Managing Emotions in the Workplace
By Claudia St. John, SPHR
Some time ago, we were contacted by a client who was having a significant challenge within the organization. The company was experiencing significant growth and was promoting managers and supervisors who were not trained to handle the stress and challenges of managing others. Even senior managers were struggling with the stress of rapid growth. After doing a little investigation, we discovered the main culprit – poorly developed “emotional intelligence” among middle and senior management.
Emotional intelligence, often called EQ, is the ability to recognize, understand and use the power of emotions to facilitate high levels of collaboration and productivity. In essence, it is the ability to effectively manage one’s own emotions.
When emotional intelligence is low, managers find themselves diverting time and energy to dealing with emotion-driven conflict among team members. And in some instances it is the manager’s own emotions that sabotage performance. An organization suffers the greatest productivity loss when a manager’s low EQ behavior impacts others within the organization. If managers are unable to manage their own emotions, their negative behavior can sap the energy of staff.
The emotions with the most potential to cause negative repercussions in the workplace are anger and fear, which can temporarily impair the brain’s ability to think rationally. The brain is wired to be on alert status from a threat of any kind, whether real or imagined. Anger and fear activate the brain’s “fight, flight or freeze” response, as the part of the brain that generates emotion floods the area in charge of executive functions with hormones.
As a result, attention, problem solving and access to memory are all impaired. A person’s planning and organizational abilities are diminished and his or her ability to concentrate is all but eliminated amid the distraction of trying to process their reactions and plan a response. Since logic and critical thinking are executive functions of the brain, the person’s ability to calm down is reduced as the emotional flooding continues. The longer the emotional flood gates are open, the more difficult it gets to get back on track.
Typically it can take up to four hours for the person’s thinking process to return to normal. Anyone who has ever struggled to stay focused after an emotional interlude knows this to be true.
So how do we help clients develop and improve their workplace EQ so they can stay on track? First, we establish the clear understanding that EQ is NOT about avoiding emotions at the workplace – that is an unreasonable expectation to set. Instead, EQ assesses how quickly you can move beyond your emotions to a point where you can effectively become productive.
There are two phases to EQ: Intrapersonal EQ (what happens inside a person), and Interpersonal EQ (what happens between oneself and others).
There are three dimensions to Intrapersonal EQ:
Self-Awareness: The ability to recognize and understand your own moods, emotions and drives, as well as their effect on others.
Self-Regulation: The ability to suspend judgment so as to think before acting, and to enable oneself to choose to control or redirect disruptive impulses and moods.
Motivation: A propensity to pursue goals with energy and persistence, sometimes with a passion to work for reasons that go beyond a desire for money or status.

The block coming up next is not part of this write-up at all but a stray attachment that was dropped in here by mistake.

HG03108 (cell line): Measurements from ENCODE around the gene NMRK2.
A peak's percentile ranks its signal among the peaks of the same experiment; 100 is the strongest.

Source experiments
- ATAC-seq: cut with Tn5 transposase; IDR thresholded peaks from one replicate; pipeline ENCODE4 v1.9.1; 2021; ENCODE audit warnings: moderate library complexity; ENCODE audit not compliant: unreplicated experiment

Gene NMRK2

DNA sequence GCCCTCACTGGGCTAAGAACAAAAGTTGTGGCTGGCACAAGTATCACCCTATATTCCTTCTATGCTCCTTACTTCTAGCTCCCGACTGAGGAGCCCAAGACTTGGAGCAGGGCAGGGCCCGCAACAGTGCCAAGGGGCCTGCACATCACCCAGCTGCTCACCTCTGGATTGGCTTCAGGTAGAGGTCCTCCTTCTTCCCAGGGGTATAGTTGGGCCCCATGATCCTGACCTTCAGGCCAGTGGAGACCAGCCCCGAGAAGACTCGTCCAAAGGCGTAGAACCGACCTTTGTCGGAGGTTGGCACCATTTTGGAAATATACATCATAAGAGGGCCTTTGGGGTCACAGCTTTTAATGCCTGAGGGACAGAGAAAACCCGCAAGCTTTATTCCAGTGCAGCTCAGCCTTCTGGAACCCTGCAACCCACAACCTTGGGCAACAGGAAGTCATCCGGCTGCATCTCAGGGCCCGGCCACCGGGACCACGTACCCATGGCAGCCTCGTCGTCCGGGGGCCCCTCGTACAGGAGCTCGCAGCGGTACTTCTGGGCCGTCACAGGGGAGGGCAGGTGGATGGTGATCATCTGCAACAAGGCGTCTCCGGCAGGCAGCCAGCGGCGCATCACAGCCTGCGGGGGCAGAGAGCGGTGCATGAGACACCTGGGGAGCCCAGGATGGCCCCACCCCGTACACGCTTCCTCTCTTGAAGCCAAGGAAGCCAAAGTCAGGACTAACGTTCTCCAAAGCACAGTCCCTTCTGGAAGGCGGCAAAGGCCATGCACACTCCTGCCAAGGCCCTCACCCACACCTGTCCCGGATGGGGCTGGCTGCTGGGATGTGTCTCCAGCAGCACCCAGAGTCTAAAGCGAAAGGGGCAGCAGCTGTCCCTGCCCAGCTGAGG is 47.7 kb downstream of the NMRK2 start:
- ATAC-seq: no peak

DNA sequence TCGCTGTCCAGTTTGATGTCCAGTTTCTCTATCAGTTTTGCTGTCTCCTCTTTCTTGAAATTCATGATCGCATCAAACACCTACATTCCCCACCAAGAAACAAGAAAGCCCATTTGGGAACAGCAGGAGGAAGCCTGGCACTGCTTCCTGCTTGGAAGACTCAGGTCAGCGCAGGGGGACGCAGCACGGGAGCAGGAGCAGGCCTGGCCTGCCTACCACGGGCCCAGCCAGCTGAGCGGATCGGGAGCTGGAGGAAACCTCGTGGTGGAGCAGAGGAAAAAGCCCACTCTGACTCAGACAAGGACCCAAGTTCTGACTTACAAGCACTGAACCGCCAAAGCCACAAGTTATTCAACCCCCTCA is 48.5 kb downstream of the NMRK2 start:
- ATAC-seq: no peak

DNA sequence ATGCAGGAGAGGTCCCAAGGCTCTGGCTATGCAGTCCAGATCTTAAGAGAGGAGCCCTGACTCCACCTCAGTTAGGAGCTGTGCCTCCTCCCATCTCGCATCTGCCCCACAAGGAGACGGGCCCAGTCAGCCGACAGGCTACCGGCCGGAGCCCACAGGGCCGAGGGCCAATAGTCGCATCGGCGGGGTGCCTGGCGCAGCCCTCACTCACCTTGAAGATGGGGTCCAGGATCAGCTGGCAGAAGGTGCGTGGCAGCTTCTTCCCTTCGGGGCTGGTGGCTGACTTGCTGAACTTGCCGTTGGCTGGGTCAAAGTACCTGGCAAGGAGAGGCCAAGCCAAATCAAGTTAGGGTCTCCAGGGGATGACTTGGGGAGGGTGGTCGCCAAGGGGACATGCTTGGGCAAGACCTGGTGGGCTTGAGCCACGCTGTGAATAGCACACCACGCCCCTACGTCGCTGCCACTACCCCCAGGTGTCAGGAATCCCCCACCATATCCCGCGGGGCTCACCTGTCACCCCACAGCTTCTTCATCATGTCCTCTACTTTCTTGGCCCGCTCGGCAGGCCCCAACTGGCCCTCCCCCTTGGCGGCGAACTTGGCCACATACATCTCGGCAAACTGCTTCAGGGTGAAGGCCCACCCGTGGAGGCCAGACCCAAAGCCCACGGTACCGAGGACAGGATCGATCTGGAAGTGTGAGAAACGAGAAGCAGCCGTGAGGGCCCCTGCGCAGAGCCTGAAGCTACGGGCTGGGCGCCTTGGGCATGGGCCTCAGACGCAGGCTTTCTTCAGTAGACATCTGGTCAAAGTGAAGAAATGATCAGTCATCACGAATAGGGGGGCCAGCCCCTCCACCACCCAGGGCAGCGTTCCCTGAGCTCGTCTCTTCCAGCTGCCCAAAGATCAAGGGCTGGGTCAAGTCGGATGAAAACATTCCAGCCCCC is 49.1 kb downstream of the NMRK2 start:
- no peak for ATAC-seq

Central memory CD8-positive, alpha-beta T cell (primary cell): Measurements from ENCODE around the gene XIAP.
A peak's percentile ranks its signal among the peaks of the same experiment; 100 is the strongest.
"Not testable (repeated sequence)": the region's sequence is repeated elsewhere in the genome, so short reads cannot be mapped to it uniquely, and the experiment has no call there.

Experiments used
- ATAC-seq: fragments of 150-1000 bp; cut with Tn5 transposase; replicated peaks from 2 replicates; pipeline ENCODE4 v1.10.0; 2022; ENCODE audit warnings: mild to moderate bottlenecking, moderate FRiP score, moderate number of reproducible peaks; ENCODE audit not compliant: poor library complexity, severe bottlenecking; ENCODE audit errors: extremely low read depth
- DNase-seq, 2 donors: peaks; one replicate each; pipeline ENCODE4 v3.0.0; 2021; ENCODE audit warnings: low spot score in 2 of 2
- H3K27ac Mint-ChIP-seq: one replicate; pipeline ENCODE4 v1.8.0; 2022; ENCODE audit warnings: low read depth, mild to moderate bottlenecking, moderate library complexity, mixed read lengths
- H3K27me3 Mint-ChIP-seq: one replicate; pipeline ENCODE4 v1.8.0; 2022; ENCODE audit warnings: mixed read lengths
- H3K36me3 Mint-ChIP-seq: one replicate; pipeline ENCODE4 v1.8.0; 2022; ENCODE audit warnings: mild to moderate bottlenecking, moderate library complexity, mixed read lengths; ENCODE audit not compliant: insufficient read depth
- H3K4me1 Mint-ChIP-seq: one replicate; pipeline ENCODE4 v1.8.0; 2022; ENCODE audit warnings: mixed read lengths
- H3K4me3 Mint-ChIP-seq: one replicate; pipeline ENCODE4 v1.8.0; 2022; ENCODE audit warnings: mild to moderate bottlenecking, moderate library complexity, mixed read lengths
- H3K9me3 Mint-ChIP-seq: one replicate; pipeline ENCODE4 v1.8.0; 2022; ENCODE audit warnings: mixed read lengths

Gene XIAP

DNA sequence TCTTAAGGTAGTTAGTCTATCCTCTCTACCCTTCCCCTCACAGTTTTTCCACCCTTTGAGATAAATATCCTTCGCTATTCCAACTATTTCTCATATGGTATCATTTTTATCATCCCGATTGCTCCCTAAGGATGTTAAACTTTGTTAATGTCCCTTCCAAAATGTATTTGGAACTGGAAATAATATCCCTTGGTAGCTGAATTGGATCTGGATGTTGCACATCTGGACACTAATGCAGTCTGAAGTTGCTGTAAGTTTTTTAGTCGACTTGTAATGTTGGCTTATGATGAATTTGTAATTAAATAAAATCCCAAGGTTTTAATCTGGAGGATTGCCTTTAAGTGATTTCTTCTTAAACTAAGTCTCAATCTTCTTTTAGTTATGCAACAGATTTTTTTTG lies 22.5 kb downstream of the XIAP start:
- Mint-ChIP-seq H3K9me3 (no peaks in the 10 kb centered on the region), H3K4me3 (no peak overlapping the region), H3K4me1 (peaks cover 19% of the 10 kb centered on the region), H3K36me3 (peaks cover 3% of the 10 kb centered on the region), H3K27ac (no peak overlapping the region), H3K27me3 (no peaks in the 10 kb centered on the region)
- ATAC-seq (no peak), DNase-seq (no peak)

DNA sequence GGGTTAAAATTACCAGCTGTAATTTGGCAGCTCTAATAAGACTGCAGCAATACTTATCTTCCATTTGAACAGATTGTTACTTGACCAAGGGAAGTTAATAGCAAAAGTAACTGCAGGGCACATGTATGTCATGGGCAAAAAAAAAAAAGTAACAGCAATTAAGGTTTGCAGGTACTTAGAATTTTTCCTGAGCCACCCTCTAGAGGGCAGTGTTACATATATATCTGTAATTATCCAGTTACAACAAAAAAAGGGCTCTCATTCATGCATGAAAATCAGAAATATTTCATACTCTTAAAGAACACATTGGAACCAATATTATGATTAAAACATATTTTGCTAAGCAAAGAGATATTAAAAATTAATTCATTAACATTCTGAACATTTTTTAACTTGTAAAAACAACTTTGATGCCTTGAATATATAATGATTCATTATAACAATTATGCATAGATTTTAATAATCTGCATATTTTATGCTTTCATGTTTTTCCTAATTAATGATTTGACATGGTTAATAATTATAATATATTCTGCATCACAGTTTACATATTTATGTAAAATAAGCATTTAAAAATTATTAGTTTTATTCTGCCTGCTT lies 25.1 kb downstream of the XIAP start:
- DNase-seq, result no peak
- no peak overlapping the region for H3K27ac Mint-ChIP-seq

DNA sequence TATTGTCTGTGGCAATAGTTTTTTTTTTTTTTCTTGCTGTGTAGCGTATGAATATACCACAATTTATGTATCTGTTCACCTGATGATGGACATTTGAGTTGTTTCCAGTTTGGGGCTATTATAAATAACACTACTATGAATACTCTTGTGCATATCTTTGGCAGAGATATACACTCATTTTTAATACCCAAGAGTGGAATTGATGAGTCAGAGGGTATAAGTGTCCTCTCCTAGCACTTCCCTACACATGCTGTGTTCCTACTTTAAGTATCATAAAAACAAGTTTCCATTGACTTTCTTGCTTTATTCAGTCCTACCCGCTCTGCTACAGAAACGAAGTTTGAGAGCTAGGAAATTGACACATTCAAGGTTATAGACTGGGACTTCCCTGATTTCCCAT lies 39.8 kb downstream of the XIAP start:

There are two dimensions to Interpersonal EQ:
Empathy: The ability to understand the emotional makeup of other people.
Social Skills: A proficiency in managing relationships and building networks.
The first step to developing EQ is to become more “self-aware.” This self-awareness is the essential building block for EQ development. What does it feel like to be in an emotional state? When do you know you are in such a state? When have you recently felt out of control to your emotions?
Once individuals are aware that they are in an emotional state, they can work toward “self-regulation,” where they practice techniques and methods for controlling their disruptive emotions. These are the two critical steps in managing EQ. Once individuals have worked on self-awareness and self-regulation, they are more able to quickly become motivated to act and to work collaboratively with others using empathy and social skills.
Our work involves helping individuals understand EQ conceptually and work on developing their skills at each step of the EQ spectrum. In some cases, we administer an online EQ assessment that helps individuals identify their own emotional development in each of these five dimensions.
And here’s the good news: Once people learn about emotional intelligence and its components – and I do mean simply becoming aware of the dimensions of emotional intelligence – they are better able to develop and improve their own EQ. It’s a learning that lasts for life – once they learn to manage their emotions, they will always be better able to do so.
In our client’s case, it was clear that their managers had a high potential for superior performance but had been falling short of it due to a lack of emotional stability. Fortunately, by simply learning about emotional intelligence – being able to recognize when and why they are in an emotional state and then knowing the techniques that can regulate their emotions – their abilities as managers improved dramatically.
In other words, a little bit of EQ training went a long way in enabling managers to develop themselves and their direct reports in profound and sustaining ways – a win-win for the whole team and the company at large.
Claudia St. John is president of Affinity HR Group, LLC, IIABNY’s affiliated human resources partner. Affinity HR Group specializes in providing human resources assistance to associations such as IIABNY and their member companies. To learn more, visit www.affinityHRgroup.com.